Buildings around Mumbai airport, defence land to get construction bonus: Govt 

While the new development plan was designed on the basis of universal floor space index for the entire city, another senior official said that the TDR sop would mean a switch towards a variable FSI regime.

Written by Sandeep A Ashar | Mumbai | Published: March 15, 2018 2:04 am
Open spaces will not be compromised, says Devendra Fadnavis Maharashtra CM Devendra Fadnavis.

BUILDINGS facing height restrictions, owing to their proximity to the airport or defence installations, in Mumbai may soon be in a position to avail of a huge construction bonanza. Maharashtra Chief Minister Devendra Fadnavis announced in the state’s Legislative Assembly Wednesday that the government had plans to provide a “special dispensation” in Mumbai’s proposed new development control regulations to push for the redevelopment of these buildings.

This will be the first time in India, when a state government has proposed special concessions for buildings impacted by the restrictions around the airport and defence lands. “The height restrictions have impacted the viability of such redevelopments. In order to overcome the hardship faced by residents, provisions of conferring additional building rights for such redevelopments in the form of transferable development rights (TDR) or additional floor space index, and relaxations in town planning norms are being considered,” Fadnavis informed the Assembly.

He said further hinted that the town planning concessions to be offered for such developments could be in the form of dilution of norms required to be maintained for side margins around the plot, and permitting clubbing of two or more plots. TDR is a kind of floating floor space that can be utilise elsewhere in the city.

According to information, close to 6,000 buildings located near the airport in suburban Vile Parle, Khar, Santacruz, Kurla, and Ghatkopar, which house over 3.6 lakh people, attract height restrictions as they are situated in the airport’s imaginary “funnel” zone or the approach path of a low-flying aircraft. Another 1,500-odd buildings, especially those in the far-off suburban belts of Kandivali, Malad and Borivali, meanwhile face development restrictions due to the close proximity of defence-owned lands. The Chief Minister made the announcement during a discussion of Mumbai’s proposed new development control regulations, which are likely to be unveiled before the end of the month.

Bharatiya Janata Party legislator and Mumbai BJP chief Ashish Shelar had earlier raised a demand that a transferable development right equivalent to six times the plot’s size be offered to buildings impacted by the funnel height restrictions. But even as the sop is likely to make the BJP more popular among the residents affected by the restrictions, senior government town planners are not entirely convinced about the TDR sop. “The loss due to height restrictions is more of the form of reduction in development potential of plot. In most cases, the zonal floor space index can still be availed in situ for such developments. In such circumstances, allowing high construction incentives in the form of the TDR, which can then be utilised elsewhere in the city, would only densify the city further,” said a senior source, who was involved in the drafting of the city’s new development plan.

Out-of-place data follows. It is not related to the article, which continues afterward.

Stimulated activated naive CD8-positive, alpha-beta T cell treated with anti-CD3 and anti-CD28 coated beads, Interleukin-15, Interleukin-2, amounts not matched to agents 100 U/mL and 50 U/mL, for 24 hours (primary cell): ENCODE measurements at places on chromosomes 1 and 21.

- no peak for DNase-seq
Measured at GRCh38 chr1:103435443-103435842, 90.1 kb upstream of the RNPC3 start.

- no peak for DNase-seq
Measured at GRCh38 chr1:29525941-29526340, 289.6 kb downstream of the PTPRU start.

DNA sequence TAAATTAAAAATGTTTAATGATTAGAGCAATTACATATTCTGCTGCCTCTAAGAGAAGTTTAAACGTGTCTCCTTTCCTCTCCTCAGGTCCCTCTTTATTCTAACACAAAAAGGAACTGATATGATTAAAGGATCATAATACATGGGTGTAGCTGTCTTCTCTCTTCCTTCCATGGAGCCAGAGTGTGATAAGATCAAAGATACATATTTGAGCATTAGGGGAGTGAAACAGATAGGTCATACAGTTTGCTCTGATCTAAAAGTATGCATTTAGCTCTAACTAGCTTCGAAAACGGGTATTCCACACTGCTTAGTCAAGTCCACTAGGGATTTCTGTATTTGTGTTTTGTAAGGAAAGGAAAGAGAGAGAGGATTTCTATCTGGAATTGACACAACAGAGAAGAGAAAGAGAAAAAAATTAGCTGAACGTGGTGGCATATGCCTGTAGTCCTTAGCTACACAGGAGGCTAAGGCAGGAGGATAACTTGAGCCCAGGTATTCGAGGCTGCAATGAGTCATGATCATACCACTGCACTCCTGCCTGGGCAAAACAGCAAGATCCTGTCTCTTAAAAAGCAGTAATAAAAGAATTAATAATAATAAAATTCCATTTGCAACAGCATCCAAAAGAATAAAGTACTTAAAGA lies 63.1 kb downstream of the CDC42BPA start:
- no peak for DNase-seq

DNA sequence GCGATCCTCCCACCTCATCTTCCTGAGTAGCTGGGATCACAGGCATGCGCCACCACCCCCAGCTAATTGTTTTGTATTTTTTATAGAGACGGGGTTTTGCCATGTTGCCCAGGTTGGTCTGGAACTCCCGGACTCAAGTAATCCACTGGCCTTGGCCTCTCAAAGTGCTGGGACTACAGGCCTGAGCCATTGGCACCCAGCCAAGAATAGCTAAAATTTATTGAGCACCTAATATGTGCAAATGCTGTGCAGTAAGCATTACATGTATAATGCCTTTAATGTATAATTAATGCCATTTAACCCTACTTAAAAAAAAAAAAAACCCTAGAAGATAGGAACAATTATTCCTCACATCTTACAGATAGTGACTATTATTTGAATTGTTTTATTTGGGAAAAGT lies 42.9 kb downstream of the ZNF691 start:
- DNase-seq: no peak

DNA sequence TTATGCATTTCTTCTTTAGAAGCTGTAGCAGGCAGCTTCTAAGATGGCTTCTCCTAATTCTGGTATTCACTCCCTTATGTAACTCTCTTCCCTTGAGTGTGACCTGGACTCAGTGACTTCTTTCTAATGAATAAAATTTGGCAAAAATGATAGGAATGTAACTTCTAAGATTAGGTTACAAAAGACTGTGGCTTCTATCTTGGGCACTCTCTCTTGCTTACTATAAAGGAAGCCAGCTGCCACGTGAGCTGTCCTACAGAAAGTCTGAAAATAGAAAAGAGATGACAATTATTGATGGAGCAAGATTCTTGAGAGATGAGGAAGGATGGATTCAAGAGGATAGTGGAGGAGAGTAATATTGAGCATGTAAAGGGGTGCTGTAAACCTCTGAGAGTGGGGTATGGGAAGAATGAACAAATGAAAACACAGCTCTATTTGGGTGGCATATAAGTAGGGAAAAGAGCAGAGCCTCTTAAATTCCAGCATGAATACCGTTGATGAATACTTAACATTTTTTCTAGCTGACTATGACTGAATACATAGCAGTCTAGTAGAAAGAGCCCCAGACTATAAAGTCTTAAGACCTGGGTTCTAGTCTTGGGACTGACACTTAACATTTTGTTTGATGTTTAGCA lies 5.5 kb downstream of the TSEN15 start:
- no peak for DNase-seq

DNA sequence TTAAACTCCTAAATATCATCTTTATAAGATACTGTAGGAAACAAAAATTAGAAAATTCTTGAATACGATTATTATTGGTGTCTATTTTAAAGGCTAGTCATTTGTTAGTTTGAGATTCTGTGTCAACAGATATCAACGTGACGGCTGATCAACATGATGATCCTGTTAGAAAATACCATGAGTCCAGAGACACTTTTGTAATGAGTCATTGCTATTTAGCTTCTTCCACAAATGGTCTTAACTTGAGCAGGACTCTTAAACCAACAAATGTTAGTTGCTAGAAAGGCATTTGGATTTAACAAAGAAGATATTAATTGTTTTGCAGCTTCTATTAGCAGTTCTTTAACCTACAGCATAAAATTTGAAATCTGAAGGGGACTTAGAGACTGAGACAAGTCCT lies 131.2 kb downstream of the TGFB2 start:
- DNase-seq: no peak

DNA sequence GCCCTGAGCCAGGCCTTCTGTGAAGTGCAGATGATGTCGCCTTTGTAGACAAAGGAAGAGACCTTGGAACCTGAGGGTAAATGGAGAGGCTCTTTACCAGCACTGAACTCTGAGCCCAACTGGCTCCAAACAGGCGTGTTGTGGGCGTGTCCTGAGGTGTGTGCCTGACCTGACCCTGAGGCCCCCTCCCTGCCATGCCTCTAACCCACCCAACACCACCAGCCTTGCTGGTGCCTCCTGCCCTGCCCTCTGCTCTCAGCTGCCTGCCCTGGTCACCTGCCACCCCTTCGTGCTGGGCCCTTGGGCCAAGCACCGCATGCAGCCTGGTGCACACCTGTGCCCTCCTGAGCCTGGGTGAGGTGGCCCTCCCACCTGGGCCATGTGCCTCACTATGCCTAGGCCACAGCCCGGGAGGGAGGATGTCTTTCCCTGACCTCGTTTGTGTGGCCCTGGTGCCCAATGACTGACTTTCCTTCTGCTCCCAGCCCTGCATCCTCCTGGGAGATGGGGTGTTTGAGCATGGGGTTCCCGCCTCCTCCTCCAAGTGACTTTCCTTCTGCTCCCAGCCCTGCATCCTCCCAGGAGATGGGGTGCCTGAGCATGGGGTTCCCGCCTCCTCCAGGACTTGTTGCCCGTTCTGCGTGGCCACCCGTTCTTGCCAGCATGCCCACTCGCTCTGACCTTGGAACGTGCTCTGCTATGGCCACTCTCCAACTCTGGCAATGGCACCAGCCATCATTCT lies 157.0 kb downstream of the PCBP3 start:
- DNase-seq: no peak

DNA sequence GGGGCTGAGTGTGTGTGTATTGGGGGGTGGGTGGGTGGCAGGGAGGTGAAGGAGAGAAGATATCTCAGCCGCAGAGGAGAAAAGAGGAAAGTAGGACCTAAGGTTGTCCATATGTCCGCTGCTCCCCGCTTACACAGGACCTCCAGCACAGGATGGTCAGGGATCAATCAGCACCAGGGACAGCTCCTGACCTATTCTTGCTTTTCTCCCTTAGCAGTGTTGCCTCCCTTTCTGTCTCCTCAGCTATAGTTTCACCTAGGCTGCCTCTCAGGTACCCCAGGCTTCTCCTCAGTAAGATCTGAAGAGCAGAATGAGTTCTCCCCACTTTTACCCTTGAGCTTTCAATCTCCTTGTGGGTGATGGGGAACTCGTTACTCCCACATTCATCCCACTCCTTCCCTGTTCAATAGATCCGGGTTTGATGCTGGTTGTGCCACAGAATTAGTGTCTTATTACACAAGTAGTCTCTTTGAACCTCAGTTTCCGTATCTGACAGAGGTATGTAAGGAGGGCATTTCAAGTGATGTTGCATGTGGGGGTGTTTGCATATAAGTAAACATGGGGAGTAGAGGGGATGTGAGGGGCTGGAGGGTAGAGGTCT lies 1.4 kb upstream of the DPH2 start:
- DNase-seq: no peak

While the new development plan was designed on the basis of universal floor space index for the entire city, another senior official said that the TDR sop would mean a switch towards a variable FSI regime. The government is also considering high density developments around public transportation interchanges across Mumbai.

Sources said that a top city builder, also considered close to the ruling party, has been lobbying for the perk for a long time. He added that the demand had been raised even during the previous Congress-led government in the state, but then Chief Minister Prithviraj Chavan had turned it down. Incidentally, an alternative of offering financial incentives for such developments has been proposed by the civic development plan department. Officials are also wary that similar demands for grant of TDR would also be raised by land owners and residents affected due to forest buffer zone restrictions and coastal regulation zone norms.

Meanwhile, Fadnavis also hinted at plans to relax development restrictions around for building around the Arthur Road jail premises in South Mumbai. The plan, said officials, was to secure the area within 20 meter radius of the jail premises while permitting graded construction rights for developments up to 150 meters of the jail.

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